While politicians in the advanced economies think it is a clever strategy to deliberately create poverty via unemployment, there are now several countries which have implemented direct job creation schemes to counter the major problems associated with persistent unemployment.
For example, the Argentinean government introduced the Jefes de Hogar (Head of Households) program in 2001 to combat the social malaise that followed the financial crisis in that year. Another example, is the Expanded Public Works Program (EPWP) in South Africa, which was introduced to overcome the extremely high unemployment and accompanying poverty in that country.
These programs run against the full employability tide that dominates the policy agenda in advanced nations and is pushed onto poorer nations by organisations such as the World Bank and the IMF and starts with the accusation that an individual is unemployed because they don’t want to work hard enough. The victim of the problem becomes the problem.
Nations that have instituted direct public job creation programs recognise that the solution to joblessness and the accompanying poverty lies in the provision of employment opportunities rather than a focus on the victims. They also recognise that the Government (Federal down to local) have a major role to play in providing for employment guarantees.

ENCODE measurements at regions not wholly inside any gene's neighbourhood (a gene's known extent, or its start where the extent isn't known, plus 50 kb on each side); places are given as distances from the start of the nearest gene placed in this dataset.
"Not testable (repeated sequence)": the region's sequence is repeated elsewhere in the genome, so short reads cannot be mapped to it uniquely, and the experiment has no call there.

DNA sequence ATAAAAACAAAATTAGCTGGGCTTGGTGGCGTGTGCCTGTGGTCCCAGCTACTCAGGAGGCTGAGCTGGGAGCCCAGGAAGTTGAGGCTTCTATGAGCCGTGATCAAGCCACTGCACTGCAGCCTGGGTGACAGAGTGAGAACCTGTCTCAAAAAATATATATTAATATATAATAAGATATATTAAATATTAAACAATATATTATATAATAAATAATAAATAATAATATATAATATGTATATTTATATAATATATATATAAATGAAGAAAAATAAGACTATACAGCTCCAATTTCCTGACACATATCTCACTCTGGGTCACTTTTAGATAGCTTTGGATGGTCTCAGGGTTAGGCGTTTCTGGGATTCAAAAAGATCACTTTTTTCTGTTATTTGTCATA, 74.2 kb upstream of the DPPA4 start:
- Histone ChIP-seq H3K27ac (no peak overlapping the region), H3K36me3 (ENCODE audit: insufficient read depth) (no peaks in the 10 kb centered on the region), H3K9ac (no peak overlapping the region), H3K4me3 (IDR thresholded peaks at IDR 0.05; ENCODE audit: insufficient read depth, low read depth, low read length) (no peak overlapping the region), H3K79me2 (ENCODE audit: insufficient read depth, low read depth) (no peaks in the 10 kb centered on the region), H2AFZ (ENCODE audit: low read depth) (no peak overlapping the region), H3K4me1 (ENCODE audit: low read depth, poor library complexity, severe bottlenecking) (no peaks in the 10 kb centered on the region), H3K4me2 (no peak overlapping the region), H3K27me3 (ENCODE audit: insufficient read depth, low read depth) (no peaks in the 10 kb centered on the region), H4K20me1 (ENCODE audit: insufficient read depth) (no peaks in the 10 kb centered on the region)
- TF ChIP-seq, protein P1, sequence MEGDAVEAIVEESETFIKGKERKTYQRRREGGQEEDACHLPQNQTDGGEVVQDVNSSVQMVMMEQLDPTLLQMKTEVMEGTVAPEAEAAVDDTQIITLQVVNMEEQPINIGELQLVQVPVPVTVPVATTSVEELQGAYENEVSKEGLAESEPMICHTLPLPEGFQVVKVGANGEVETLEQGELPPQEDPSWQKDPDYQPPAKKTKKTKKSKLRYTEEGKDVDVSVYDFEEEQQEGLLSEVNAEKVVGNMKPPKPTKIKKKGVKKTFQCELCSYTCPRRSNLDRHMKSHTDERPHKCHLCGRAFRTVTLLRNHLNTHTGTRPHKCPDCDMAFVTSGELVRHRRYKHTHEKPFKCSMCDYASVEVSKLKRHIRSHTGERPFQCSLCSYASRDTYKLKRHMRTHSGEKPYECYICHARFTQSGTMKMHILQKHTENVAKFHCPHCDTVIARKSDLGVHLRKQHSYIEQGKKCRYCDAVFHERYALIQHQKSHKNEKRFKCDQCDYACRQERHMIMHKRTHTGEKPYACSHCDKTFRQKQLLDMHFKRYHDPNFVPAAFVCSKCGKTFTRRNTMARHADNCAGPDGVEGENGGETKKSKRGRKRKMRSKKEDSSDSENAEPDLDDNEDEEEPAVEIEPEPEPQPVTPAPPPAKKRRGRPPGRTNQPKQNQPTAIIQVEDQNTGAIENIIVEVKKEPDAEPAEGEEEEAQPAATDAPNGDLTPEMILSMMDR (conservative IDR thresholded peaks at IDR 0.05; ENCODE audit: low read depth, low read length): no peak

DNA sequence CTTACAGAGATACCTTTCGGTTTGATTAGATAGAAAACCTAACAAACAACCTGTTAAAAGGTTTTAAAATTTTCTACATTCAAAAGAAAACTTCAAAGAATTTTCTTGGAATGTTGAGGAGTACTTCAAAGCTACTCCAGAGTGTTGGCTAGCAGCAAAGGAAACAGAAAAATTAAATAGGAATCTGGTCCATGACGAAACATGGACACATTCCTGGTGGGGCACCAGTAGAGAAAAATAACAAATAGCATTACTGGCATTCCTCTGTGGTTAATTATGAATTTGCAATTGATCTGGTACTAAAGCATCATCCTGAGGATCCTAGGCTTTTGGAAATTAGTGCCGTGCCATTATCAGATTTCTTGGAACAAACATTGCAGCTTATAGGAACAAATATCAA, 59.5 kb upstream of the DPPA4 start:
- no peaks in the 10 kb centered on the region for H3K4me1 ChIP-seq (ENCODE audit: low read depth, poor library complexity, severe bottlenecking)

The largest employment guarantee scheme is maintained in India in the form of the – Mahatma Gandhi National Rural Employment Guarantee Scheme (MGNREGS) – which was instituted in 2005 and is administered and managed by the Ministry of Rural Development in the Indian government. It is sometimes called the NREGA program.
Chosen excerpts by Job Market Monitor. Read the whole story at Large-scale employment guarantee scheme in India improving over time | Bill Mitchell – billy blog.
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